I’m reading a heavy book now, heavy in weight, not in content. But when I take it to bed and try to balance it on my quilt-covered torso, my skinny, already-chilly wrists poking up out of the covers, I find that it is just too heavy.
So I shove it under the pillow on the unoccupied side of the bed and reach out to the bookcase on my left and pluck forth Joan Didion’s “The White Album.” Something I read before, but so what. It’s full of her essays, which means that I could get a couple in before the first doze.
Joan Didion. I whisper her name over and over under my breath. First, there’s the Joan. A sturdy, weighted, rectangle of a name. A brown brick on your porch, under which you could hide the key to your front door.
And then, the Didion.
A plump, darting bird of sound. A custard of a name, with a small sweet piece of chocolate in the center. Diddy-inn, Diddy-ahn, Diddy, diddy, diddy…a name belying her steadfast, intelligent, writerly seriousness.
I do all this nonsense and think I should go see someone.But then I am into one of the essays, one that describes Berkeley in 1953 when she went to school there. I was still in high school in Connecticut then, a sophomore.
I never gave a thought to Berkeley, California at that time. I didn’t know Joan Didion; she was a student and hadn’t begun her significant writing career. And I hadn’t begun my own life—I was still a kid, a daughter, not even knowing what I wanted to do, except that I hoped it might have some art in it. But it was still just grades and boyfriends and clothes and music and not having a clue.
But there was Joan Didion in Berkeley, walking those paths on the Cal campus. That these would later become paths that I walked on when I was a wife and a mother of three in 1964, is not an image I would have conjured. But then I left Connecticut in 1959 to go to California and we had gotten to Berkeley by 1964.
I still hadn’t read her.
But I’m in and out of her book this night, because I keep bringing up the two of us, utterly different in every way, remembering images of her from magazine photos, thin, tiny little her, with her straight hair and bangs, simple good clothes, a solemn look on her face.
Her sentences stride along on the pages and I am constantly impressed with the way she sees things. She writes about both-sides-now, like the Joni Mitchell song.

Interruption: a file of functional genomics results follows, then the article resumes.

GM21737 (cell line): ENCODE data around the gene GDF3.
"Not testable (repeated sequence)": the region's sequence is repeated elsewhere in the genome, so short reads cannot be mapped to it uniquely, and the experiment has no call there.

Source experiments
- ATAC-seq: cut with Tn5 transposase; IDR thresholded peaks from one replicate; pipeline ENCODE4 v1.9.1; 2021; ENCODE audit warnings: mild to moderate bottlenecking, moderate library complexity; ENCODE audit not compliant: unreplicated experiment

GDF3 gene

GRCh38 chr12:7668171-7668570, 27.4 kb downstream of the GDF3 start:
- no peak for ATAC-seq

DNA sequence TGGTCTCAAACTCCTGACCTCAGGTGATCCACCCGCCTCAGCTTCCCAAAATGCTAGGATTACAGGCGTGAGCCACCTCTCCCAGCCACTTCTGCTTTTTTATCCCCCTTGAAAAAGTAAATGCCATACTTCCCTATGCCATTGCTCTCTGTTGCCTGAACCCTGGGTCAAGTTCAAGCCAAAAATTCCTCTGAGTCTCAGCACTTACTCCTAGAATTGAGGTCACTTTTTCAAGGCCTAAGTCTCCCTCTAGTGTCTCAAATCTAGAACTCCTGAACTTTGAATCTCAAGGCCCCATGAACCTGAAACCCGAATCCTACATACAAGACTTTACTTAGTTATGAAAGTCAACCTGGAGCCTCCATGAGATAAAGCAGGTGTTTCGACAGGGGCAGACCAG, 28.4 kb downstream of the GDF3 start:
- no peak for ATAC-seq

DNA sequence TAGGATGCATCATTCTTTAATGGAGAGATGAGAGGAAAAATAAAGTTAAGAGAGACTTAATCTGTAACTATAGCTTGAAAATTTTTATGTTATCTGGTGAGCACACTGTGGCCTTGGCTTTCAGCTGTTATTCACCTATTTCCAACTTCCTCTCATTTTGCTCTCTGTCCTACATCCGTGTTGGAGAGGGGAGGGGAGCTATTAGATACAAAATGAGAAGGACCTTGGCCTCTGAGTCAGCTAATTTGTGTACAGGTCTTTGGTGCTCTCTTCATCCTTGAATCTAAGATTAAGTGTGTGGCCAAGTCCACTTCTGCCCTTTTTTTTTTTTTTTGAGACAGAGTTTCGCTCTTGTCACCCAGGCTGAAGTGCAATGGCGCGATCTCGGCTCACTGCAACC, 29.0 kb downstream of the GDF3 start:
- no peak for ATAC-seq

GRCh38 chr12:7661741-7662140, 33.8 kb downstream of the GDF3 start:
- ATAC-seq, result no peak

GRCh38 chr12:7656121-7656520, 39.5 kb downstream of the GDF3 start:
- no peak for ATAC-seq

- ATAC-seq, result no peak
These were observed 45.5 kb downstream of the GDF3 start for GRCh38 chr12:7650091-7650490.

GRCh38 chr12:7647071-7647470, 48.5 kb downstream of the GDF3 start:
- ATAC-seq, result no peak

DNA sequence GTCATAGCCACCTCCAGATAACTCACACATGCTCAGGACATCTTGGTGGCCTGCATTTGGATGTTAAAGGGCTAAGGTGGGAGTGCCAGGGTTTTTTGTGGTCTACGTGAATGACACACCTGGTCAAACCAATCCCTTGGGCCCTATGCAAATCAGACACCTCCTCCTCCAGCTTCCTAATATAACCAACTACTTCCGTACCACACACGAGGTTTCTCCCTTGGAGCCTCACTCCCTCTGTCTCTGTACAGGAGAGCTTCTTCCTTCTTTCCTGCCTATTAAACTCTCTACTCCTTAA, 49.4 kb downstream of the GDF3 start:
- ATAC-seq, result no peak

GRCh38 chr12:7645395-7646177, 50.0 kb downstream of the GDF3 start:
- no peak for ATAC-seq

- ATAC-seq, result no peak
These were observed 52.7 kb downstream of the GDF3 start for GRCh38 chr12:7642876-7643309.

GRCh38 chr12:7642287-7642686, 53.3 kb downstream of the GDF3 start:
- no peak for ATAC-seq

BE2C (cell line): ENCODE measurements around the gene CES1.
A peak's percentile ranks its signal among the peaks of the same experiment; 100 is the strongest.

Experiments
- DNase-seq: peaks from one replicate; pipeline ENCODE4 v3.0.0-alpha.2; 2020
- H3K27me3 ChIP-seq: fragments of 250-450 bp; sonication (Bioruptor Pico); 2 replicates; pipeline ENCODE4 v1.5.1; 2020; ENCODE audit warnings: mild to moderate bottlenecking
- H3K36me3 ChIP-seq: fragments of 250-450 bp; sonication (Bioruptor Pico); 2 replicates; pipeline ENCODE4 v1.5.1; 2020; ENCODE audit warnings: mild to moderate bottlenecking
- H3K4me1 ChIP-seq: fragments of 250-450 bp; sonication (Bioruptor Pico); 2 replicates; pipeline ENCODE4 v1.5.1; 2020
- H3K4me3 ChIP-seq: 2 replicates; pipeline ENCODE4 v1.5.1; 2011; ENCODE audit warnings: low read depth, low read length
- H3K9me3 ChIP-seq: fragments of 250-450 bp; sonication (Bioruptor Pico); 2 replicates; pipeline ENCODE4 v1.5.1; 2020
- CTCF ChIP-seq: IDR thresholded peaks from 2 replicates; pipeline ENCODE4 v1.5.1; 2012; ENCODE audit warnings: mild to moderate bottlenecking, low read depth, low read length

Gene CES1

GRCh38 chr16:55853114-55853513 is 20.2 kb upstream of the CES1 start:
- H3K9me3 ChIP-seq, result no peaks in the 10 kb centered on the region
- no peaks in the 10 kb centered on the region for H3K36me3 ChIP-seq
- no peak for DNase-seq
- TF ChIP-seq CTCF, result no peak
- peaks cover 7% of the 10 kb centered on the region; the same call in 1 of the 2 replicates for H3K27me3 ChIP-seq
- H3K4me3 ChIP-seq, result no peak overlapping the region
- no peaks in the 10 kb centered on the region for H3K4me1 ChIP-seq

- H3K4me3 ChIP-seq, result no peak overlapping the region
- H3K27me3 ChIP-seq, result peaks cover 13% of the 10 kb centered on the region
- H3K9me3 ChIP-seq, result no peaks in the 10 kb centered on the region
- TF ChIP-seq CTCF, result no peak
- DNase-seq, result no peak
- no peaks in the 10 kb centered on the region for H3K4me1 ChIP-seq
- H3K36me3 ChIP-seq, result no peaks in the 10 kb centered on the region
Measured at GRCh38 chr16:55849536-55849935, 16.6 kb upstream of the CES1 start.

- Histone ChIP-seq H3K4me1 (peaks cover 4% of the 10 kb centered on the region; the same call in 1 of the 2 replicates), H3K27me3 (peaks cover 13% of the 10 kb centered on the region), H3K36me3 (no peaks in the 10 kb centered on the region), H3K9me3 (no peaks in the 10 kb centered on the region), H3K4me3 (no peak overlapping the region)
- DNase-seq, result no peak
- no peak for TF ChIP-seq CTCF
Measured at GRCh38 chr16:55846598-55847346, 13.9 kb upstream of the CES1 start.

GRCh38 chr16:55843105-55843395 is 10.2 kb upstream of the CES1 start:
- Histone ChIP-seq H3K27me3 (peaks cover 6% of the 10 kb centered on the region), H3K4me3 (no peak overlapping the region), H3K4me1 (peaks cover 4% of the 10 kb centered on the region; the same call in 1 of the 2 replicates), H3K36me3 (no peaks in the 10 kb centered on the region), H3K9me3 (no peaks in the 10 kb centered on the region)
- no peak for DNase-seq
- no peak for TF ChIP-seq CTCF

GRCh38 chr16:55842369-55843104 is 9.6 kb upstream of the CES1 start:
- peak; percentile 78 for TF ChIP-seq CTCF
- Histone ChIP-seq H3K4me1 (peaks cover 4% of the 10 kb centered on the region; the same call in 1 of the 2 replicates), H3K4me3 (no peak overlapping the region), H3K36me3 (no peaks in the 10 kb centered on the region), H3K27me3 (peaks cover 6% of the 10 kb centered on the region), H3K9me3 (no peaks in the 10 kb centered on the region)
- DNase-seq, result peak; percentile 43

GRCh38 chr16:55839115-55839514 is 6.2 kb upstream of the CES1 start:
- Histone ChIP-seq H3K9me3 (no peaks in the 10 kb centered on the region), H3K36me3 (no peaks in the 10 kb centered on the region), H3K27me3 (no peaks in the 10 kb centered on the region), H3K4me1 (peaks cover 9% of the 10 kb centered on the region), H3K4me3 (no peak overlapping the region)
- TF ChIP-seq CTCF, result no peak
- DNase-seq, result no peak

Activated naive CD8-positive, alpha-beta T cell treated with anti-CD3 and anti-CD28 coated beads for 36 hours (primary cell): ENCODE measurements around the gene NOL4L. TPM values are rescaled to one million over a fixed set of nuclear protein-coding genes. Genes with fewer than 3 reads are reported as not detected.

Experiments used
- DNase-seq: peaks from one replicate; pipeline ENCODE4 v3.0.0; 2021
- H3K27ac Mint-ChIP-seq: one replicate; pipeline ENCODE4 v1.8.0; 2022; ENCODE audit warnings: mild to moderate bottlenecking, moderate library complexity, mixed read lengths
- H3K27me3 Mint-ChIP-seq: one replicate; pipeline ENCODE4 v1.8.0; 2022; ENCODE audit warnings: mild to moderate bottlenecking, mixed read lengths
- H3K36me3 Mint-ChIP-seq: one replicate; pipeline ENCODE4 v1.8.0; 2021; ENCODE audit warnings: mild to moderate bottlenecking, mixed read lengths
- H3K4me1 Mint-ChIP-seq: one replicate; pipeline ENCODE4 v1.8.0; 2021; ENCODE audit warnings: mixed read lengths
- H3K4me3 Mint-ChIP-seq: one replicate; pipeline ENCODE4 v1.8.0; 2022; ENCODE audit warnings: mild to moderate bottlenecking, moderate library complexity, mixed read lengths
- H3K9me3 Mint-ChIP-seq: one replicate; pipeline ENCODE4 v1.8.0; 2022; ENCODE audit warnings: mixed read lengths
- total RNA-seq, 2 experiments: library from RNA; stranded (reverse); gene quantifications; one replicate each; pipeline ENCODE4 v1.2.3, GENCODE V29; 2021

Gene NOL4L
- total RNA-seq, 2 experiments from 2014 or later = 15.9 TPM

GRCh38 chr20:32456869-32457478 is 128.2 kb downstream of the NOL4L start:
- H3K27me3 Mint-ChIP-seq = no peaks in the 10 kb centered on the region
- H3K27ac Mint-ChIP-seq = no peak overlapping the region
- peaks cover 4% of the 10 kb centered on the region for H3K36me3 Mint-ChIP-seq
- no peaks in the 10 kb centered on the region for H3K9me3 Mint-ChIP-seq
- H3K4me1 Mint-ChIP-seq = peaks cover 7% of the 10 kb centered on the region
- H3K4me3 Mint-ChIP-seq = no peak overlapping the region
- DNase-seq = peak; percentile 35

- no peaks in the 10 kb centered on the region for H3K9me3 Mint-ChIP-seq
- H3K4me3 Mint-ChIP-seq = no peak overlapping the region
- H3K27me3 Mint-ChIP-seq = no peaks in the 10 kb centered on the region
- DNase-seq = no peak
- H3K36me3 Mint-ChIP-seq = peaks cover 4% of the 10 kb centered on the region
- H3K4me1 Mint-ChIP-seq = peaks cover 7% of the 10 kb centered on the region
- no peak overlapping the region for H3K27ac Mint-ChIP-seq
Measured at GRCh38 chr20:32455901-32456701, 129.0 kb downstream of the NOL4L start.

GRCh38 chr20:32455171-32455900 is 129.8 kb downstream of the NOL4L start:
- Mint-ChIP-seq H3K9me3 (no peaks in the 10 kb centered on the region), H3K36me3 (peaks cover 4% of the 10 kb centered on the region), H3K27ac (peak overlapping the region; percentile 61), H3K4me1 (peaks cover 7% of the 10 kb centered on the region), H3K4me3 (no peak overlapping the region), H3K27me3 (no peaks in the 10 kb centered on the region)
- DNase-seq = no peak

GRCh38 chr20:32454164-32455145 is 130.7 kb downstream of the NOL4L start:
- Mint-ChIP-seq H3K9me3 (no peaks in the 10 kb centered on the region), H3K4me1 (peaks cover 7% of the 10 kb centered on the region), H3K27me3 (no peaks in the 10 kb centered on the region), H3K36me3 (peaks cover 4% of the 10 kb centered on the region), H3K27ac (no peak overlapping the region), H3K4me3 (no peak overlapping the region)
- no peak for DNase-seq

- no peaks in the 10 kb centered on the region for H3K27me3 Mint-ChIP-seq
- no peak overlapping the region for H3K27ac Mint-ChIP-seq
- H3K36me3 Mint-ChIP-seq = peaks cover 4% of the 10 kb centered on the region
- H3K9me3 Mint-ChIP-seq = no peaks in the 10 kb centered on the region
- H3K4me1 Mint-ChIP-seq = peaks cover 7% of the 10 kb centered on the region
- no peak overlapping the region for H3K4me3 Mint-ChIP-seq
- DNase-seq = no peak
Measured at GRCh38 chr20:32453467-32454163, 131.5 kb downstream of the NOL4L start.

From her group, “Sojourns,” this fragment, her own, non-Kerouac, “On the Road,” ---I agreed passionately. I disagreed passionately. I called room service on one phone and listened attentively on the other to people who seemed convinced that the “texture” of their lives had been agreeably or adversely affected by conversion to the politics of joy, by regression to lapidary bleakness, by the Sixties, by the Fifties, by the recent change in administrations and by the sale of The Thorn Birds to paper for one-million-nine.
She sat there---so many theres---and took notes in her little notebook. She was In Person to the events of the Day and she mused in print about Huey P. Newton and Eldridge Cleaver, the strike at San Francisco State, the Sharon Tate-La Bianca murders.
There is something very compelling about the quiet way she assesses each subject. She has reminded me, (and why do I always forget this?) of the millions of different stories walking around, the ones that can eject a person from self-involvement for a moment.
So nice to get Out of oneself! So nice to observe the rest of humanity!
This book is a beauty. How lucky for me to have forgotten the contents over the years and be returned to it, almost as new, so much time later.
So then it became morning and I took the book out of the bed and brought it downstairs. In the afternoon, I brought it along to two doctors’ appointments and a couple of trips to Lunardi’s, just in case the lines were long.
I was disappointed when they were not.
I stopped saying the author’s name whimsically and instead nodded to her, wherever she is, in admiration. And by now I have made a list in my mind of the people I must buy copies for, so I can envision their lit-up faces when they open the first pages and read the title section of “The White Album.”